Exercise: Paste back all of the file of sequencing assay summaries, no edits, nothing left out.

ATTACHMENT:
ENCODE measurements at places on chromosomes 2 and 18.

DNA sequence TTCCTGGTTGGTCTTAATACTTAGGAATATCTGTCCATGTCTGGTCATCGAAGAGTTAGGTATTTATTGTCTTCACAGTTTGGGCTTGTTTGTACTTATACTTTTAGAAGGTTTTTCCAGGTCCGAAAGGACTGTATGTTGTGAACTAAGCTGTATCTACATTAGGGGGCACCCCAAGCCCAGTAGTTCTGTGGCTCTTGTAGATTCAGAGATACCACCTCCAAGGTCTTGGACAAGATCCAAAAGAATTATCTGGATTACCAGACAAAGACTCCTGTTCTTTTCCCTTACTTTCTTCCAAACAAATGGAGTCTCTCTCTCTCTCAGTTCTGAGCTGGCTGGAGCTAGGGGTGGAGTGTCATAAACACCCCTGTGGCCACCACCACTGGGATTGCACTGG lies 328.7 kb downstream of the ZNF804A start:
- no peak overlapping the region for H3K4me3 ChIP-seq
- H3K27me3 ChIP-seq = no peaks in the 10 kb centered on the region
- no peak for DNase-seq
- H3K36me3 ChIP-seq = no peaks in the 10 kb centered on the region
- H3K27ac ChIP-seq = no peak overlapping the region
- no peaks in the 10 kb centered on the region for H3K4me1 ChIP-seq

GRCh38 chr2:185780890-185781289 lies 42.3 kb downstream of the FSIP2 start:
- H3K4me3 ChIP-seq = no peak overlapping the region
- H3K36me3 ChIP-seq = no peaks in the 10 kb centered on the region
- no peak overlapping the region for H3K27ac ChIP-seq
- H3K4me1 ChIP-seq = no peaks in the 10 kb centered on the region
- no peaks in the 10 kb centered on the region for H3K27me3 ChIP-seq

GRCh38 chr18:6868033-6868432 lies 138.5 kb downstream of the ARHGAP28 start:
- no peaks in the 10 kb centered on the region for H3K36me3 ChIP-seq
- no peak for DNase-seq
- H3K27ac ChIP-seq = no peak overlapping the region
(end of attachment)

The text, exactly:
ENCODE measurements at places on chromosomes 2 and 18.

DNA sequence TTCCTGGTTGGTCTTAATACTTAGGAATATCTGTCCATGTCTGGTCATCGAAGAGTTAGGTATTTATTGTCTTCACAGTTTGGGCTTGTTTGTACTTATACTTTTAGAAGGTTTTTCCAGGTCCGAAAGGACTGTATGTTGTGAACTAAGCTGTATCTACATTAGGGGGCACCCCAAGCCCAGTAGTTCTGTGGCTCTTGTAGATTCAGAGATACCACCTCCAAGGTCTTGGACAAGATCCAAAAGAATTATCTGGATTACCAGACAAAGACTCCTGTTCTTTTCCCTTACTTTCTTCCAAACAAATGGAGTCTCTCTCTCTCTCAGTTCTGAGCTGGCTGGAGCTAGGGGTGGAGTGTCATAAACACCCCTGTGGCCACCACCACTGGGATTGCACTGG lies 328.7 kb downstream of the ZNF804A start:
- no peak overlapping the region for H3K4me3 ChIP-seq
- H3K27me3 ChIP-seq = no peaks in the 10 kb centered on the region
- no peak for DNase-seq
- H3K36me3 ChIP-seq = no peaks in the 10 kb centered on the region
- H3K27ac ChIP-seq = no peak overlapping the region
- no peaks in the 10 kb centered on the region for H3K4me1 ChIP-seq

GRCh38 chr2:185780890-185781289 lies 42.3 kb downstream of the FSIP2 start:
- H3K4me3 ChIP-seq = no peak overlapping the region
- H3K36me3 ChIP-seq = no peaks in the 10 kb centered on the region
- no peak overlapping the region for H3K27ac ChIP-seq
- H3K4me1 ChIP-seq = no peaks in the 10 kb centered on the region
- no peaks in the 10 kb centered on the region for H3K27me3 ChIP-seq

GRCh38 chr18:6868033-6868432 lies 138.5 kb downstream of the ARHGAP28 start:
- no peaks in the 10 kb centered on the region for H3K36me3 ChIP-seq
- no peak for DNase-seq
- H3K27ac ChIP-seq = no peak overlapping the region